This blog documents what remains when man abandons his buildings, homes, schools, and factories. These decaying structures represent his impact on his world: where he lived, how he worked, and what he built. The blog also shows examples of where decay was averted or reversed with hard work and imagination.
Sunday, November 25, 2012
Washington Street Motels, Vicksburg, Mississippi
South Washington Street was once the main entry route to Vicksburg for travelers coming from the South on Highway 61. Also, drivers coming from Louisiana and Texas would have crossed the old Mississippi River bridge, turned left, and driven north on Washington Street to reach town. To cater to travelers, several motels lined Washington Street. Today, only the Dixiana is left. Let's take a tour from south to north.
This is the old Mississippi River bridge, photographed in 1994 before the multi-floor parking garage was built, which partly blocks this view. The bridge has been closed to car traffic since the early-1990s, but Kansas City Southern railroad runs trains across the river many times a day. Numerous people have proposed opening a biking and walking trail on the old roadway, but petty squabbles and lack of imagination have squashed these plans to date. Can you imagine what a fantastic tourist attraction this would be, a chance to walk or jog high above one of the world's great waterways? This is a photograph taken with a Fuji GW690II 6×9 camera on Fuji Velvia film.
This is a view looking west of the old bridge from the banks of the river. You can reach this site easily by parking in the Ameristar Casino parking lot and walking south through the woods. Just look out for snakes.
This is the Ameristar Casino Hotel. It sticks up from the flat bluff like some Neolithic monolith. The Magnolia Inn occupied this site before the new hotel was built. A coworker's wife worked at reception at the older motel in the late-1980s, and was fired when she let a black couple check in. Before the Magnolia was built, it was an empty field where the carnival set up temporary quarters. (Photograph: Kodachrome 25 film taken with a Leica M3 and 90mm Tele-Elmarit lens.)
Heading North we reach the Dixiana Inn, still in business. It is a venerable establishment and has been here for decades. There is a view from the bluff at Louisiana Circle.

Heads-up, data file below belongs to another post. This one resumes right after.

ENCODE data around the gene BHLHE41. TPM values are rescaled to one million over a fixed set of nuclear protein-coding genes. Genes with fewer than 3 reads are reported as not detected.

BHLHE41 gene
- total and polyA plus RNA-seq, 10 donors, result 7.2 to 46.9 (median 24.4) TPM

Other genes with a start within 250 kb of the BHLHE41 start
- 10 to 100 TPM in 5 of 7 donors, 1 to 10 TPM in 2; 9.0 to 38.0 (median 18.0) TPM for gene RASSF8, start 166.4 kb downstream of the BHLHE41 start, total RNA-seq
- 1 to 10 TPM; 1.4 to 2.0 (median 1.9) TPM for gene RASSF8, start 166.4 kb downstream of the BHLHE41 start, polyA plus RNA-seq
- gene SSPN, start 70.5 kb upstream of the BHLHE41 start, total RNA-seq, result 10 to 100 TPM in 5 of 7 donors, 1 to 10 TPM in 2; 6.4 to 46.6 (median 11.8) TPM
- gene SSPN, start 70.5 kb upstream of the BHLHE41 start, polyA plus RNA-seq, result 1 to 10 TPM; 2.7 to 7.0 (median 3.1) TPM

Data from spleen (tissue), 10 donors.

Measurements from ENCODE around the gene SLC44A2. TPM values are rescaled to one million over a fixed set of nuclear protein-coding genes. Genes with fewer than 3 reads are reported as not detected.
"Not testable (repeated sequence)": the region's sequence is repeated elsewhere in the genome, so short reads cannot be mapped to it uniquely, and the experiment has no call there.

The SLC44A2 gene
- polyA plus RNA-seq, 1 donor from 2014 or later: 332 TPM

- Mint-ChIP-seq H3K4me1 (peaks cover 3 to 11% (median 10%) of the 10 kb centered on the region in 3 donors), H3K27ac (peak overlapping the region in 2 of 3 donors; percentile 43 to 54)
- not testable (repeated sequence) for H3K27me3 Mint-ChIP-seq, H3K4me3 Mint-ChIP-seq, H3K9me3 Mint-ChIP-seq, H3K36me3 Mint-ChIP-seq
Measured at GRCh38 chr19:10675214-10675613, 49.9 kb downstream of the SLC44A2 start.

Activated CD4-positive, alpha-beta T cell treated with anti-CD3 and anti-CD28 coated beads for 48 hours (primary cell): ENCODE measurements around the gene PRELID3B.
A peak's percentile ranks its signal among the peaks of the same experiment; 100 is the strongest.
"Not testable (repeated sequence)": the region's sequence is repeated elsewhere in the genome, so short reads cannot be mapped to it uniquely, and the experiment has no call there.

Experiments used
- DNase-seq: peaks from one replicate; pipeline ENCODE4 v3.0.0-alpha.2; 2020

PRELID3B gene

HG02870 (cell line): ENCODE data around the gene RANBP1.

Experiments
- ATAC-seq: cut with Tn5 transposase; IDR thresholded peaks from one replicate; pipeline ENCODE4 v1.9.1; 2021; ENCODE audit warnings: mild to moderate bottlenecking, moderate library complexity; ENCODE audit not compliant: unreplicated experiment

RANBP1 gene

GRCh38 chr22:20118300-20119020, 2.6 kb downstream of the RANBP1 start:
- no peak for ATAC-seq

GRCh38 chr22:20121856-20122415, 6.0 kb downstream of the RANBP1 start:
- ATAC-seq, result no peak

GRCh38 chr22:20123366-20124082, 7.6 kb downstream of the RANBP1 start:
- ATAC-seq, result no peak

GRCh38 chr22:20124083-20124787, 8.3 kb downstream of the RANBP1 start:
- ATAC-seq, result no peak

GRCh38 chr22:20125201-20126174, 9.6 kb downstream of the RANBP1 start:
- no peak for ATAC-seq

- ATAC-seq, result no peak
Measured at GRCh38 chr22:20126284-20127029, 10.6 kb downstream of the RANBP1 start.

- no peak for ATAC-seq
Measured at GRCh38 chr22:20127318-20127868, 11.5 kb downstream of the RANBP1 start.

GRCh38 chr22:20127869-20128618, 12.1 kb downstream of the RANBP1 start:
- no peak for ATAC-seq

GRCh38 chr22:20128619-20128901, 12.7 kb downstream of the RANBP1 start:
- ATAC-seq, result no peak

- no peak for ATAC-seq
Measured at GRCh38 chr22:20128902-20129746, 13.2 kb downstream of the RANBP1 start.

Plaza Motel, Washington Street
Next, to the north, is the former Plaza Motel at 4033 Washington Street. I think these units are now apartments, but am not sure. The main building resembles a World War II barracks, similar to two units in an apartment complex next to the Waterways Experiment Station.
This is the view north on Washington Street near the ramp that drops steeply to Diamond Jacks Casino.
This was very unusual: an art-deco filling station that had been converted into apartments. The service bay had been enclosed with a plywood wall. Did people sleep in there? I wonder if there were fumes from old spilled oil and solvent? The filling station was periodically repainted with the characteristic red stripes to accentuate the horizontal lines. The sepia-color print was made on Polaroid 4×5" instant sepia film with a 75mm Super-Angulon lens. It was a wonderful emulsion.
Riverview Motel, Vicksburg, Mississippi
Just to the north was the Riverview Motel, an old-fashioned motor court. It was located at about 4009 Washington Street, near the bend in the road, and it did have a great view.
This map, with 1995 building footprints, shows the former Riverview Motel.
The Riverview and the filling station/apartment were demolished in 1995.
Proceed further north, and as far as I know, there were no more motels. But there was another filling station, now a car detail shop. There is not much commercial activity on Washington Street now. I assume the I-20 corridor siphoned it away, along with general decline in industrial activity.
Children of Washington Street, Vicksburg
Finally, some of the local children were interested in my Leica camera and agreed to pose for an informal portrait.